The other possibility is Sen. Edward M. Kennedy. "If the Democrats nominate Teddy," says Phillips, the Republicans may have "one last chance to pull it off."
If, on the other hand, things continue as they are, he expects Ronald Reagan to absent himself from the 1984 election, and he expects the '80s to be a bleak interval across the board--a time of unprecedented disillusion and fragmentation. This may be beyond anybody's control, he adds. "We may be at a point where it doesn't matter what president or party we put in, because we're dealing with a down trend or deterioration that's in the historical cards. There are a lot of people who feel that the western countries have passed their peak."
Phillips has been credited with coining, or popularizing, the phrases "Sun Belt" and "New Right," and in his new book he offers "Balkanization" and "Shadow Empire" as candidates for the political-analysis lingo of the '80s. The Republicans, he says, are not the only party that may have to forget about a majority. In the splintered politics to come, "I'd be surprised if we had, ever again, a majority party."
And amid the tumult, Phillips prophesies, Vietnam could be a "time bomb" for America, much as Versailles was for Germany. The war will be refought rhetorically, he says, by a generation with "no effective memories" of it. This may not happen right away--"it took a while to develop" in post-World-War-I Germany, he notes--but he sees early-warning signals in such developments as the Panama Canal debate of 1976-77. "There are 17 or 18 senators who are no longer in the Senate," Phillips observes, "who voted for the Panama Canal treaties."
The final ingredient in the German analogy--an analogy he offers only in rough form, disavowing any thoughts of "Teutonic-style radical right politics in the U.S."--is the emergence of an attractive charismatic figure mobilizing a "radicalized middle." A candidate with George Wallace's populist appeal but "more than George Wallace's skills," says Phillips, "could probably go a long way . . . Some guy who comes along with a convincing spiel for streamlining the government, for getting rid of a few of the obstructions, could get rid of a lot more than the obstructions."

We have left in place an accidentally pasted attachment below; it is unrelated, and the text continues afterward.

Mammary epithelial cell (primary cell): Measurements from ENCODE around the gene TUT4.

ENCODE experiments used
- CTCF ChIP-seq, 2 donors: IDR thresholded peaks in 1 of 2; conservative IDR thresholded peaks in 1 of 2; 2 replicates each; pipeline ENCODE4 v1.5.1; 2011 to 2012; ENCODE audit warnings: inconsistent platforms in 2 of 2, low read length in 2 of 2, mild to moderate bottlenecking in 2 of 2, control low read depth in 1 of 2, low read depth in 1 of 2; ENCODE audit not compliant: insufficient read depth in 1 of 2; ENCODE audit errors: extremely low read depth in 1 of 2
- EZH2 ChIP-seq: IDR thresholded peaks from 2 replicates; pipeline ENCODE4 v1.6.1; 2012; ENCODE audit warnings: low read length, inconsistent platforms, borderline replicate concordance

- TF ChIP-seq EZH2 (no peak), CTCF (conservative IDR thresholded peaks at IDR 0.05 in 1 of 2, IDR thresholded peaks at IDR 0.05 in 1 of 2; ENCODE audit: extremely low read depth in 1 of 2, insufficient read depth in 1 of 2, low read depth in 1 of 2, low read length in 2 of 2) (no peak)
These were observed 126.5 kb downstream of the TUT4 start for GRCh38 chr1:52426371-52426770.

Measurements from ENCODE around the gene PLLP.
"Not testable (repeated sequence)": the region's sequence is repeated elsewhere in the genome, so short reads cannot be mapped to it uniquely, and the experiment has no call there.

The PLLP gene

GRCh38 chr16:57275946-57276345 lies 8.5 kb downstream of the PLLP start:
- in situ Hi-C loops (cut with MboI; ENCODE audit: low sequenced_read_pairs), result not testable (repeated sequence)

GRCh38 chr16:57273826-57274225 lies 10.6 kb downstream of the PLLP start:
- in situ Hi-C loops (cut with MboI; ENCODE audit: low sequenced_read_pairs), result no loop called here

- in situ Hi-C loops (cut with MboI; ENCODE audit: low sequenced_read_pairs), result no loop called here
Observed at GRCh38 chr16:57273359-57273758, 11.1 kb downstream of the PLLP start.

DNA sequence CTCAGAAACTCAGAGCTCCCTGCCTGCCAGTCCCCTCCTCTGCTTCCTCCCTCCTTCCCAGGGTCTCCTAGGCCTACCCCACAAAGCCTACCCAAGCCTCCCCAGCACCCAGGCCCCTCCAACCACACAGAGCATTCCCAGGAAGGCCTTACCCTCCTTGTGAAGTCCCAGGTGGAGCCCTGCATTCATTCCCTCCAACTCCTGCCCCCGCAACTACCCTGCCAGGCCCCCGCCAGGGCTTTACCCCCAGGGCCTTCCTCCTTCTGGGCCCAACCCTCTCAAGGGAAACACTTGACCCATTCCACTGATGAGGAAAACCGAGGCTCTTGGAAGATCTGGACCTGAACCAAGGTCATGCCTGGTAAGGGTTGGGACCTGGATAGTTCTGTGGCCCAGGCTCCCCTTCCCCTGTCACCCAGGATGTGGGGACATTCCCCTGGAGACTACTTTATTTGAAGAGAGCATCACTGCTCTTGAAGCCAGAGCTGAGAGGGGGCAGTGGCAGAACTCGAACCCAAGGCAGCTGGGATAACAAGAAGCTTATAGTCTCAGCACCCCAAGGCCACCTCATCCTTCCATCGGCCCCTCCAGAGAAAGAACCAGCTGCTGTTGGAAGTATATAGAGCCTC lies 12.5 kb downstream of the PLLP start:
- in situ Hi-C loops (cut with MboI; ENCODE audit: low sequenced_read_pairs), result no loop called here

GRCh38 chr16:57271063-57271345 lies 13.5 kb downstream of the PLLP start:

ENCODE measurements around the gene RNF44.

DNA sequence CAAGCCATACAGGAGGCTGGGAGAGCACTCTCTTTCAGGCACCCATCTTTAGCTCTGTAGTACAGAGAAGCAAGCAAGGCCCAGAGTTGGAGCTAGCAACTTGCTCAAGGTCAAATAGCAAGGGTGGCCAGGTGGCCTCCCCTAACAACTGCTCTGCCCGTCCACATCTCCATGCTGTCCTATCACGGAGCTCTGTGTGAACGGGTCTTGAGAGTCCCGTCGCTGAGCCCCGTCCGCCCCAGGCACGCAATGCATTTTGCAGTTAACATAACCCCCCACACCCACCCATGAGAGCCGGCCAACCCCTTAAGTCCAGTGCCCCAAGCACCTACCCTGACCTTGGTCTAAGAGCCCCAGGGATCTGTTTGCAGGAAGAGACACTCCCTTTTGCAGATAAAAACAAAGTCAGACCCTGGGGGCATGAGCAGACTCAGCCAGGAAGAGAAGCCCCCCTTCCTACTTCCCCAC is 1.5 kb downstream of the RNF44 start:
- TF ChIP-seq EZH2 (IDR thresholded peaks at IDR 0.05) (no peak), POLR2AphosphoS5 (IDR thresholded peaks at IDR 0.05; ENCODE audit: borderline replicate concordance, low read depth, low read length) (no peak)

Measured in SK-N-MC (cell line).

He imagines these things from the comfortable perspective of the outsider, but it was not always thus. Phillips was Bronx county chairman of Youth for Eisenhower in 1956, while enrolled at the Bronx High School of Science, and he went to work for Rep. Paul Fino (R-N.Y.) fresh out of Harvard Law School in 1964, remaining as Fino's administrative assistant until he signed on with the Nixon presidential campaign in '68.
From there he moved into the Department of Justice as a special assistant to Attorney General John Mitchell. But Phillips' career with the Nixon administration was cut short, he says, when "The Emerging Republican Majority" made him, suddenly, a controversial figure--the supposed architect of the "southern strategy" for which the Nixonians were chastized by party moderates like Sen. Hugh Scott of Pennsylvania.
"I left on rather bad terms with the Nixon administration in early 1970," he says, "because Haldeman and Ehrlichman had been indulging in various ways of cutting my throat." And until then, what did his Justice Department post entail? "Practically nothing. That was one of the ways that Haldeman and Ehrlichman scored. As of the spring of 1969 I had the rare distinction of being one of the few persons in the government who was persona non grata to the government."
Phillips' judgment of Mitchell is that "he was a rotten manager . . . he wasn't the guy to be riding herd over all these two-bit White House gangsters. But I always thought he was a standup guy compared to John Dean and all the other little opportunists who were running around. He did his thing and stuck to his guns and served his time."
He laments "the stupidity" of Watergate "when they had George McGovern handed to them on a platter," and wonders aloud how history might have proceeded "if everything went the way I said it would," if "the better side of Richard Nixon" had had a chance to flower, and if the country had avoided the "abnormal Democratic resurgence" of the Carter years.
He wonders about all this only for a moment, however, and then he checks himself. Would things really have been so splendid, so different? "It's hard to say," Phillips says. "It's too theoretical. I really don't know how seriously I take it."